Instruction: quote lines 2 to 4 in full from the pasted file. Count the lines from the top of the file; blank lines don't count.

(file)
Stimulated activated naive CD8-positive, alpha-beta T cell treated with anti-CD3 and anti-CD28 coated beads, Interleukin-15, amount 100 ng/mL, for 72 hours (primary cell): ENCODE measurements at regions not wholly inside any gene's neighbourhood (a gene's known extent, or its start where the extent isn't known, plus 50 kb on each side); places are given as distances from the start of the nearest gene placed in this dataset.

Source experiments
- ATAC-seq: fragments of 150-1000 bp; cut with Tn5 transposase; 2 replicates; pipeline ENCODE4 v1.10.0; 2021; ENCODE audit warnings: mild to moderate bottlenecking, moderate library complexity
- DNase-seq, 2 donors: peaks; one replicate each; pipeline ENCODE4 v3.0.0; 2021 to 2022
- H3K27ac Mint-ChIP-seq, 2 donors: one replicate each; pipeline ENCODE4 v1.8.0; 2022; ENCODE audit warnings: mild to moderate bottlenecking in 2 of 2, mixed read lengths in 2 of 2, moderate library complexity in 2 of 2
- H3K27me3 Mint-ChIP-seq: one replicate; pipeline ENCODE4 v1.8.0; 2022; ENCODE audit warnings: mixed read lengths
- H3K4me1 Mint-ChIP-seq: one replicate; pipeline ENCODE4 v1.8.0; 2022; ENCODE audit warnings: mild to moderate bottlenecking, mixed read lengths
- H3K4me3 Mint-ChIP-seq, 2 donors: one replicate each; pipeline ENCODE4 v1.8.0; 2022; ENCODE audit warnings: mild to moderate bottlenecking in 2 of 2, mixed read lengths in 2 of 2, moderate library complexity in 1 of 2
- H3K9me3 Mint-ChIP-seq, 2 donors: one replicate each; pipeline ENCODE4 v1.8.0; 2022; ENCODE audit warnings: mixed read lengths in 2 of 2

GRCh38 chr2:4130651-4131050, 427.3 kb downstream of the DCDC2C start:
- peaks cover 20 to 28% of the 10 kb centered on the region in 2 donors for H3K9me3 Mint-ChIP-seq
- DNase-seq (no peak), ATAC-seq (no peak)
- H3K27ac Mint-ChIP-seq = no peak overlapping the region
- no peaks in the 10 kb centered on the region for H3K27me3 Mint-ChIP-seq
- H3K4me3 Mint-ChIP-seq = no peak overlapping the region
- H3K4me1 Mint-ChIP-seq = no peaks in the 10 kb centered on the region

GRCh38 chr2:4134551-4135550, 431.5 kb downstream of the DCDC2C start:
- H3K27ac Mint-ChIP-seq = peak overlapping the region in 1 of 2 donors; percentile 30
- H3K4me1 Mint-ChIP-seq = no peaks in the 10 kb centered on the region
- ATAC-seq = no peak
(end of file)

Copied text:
Source experiments
- ATAC-seq: fragments of 150-1000 bp; cut with Tn5 transposase; 2 replicates; pipeline ENCODE4 v1.10.0; 2021; ENCODE audit warnings: mild to moderate bottlenecking, moderate library complexity
- DNase-seq, 2 donors: peaks; one replicate each; pipeline ENCODE4 v3.0.0; 2021 to 2022